Pyblish provides a level of orchestration amongst your plug-ins via the use of a shared "context".
This object is created at the start of processing of the first plug-in and is passed along from one plug-in to the next. It is via the context that plug-ins may share and exchange information with one another. You can think of the context as a global variable with a lifetime spanning between the start and end of a single publish.
The following is an example of how to access the context.
import pyblish.api context = pyblish.api.Context()
The context is subclassed from a standard Python list and can be thought of as such, with the addition of a
.data dictionary in which arbitrary data may be stored and shared amongst plug-ins.
assert isinstance(context, list) context.data["globalData"] = 10
The final and most important mechanism for orchestrating plug-ins is the Instance.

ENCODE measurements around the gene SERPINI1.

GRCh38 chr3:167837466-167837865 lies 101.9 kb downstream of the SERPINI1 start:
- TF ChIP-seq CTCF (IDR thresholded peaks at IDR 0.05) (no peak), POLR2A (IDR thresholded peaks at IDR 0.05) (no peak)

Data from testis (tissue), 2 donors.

Instances are generally created during Collection and represents the inverse of a file on disk. It is the encapsulation of the subset of data within a work area that can potentially become a file. That can be a mouthful, so here's another way to think of it; when you import a file into your scene, the resulting data is an instance.
The general idea is for you to identify and articulate the parts of your work area that is to become a file, such as a character rig or animation, collect relevant information about this Instance and finally extract and integrate it into your pipeline as one physical file.
Technically, Instances are also subclassed from the standard Python list in order to facilitate either a hierarchy of Instances or arbitrary data that may be better represented as individual items - such as Maya nodes - and also provide access to it's own
import pyblish.api instance = pyblish.api.Instance(name="MyInstance")
It is generally always a child of the Context, like this.
import pyblish.api context = pyblish.api.Context() instance = pyblish.api.Instance(name="MyInstance", parent=context) # This is a common-enough pattern, that there's a convenience # function for it which does exactly what we did above. instance = context.create_instance("MyInstance")
You generally never have to worry about instantiating the Context. Instead, the Context is instantiated for you at the start of processing and is delivered to plug-ins via something called "dependency injection".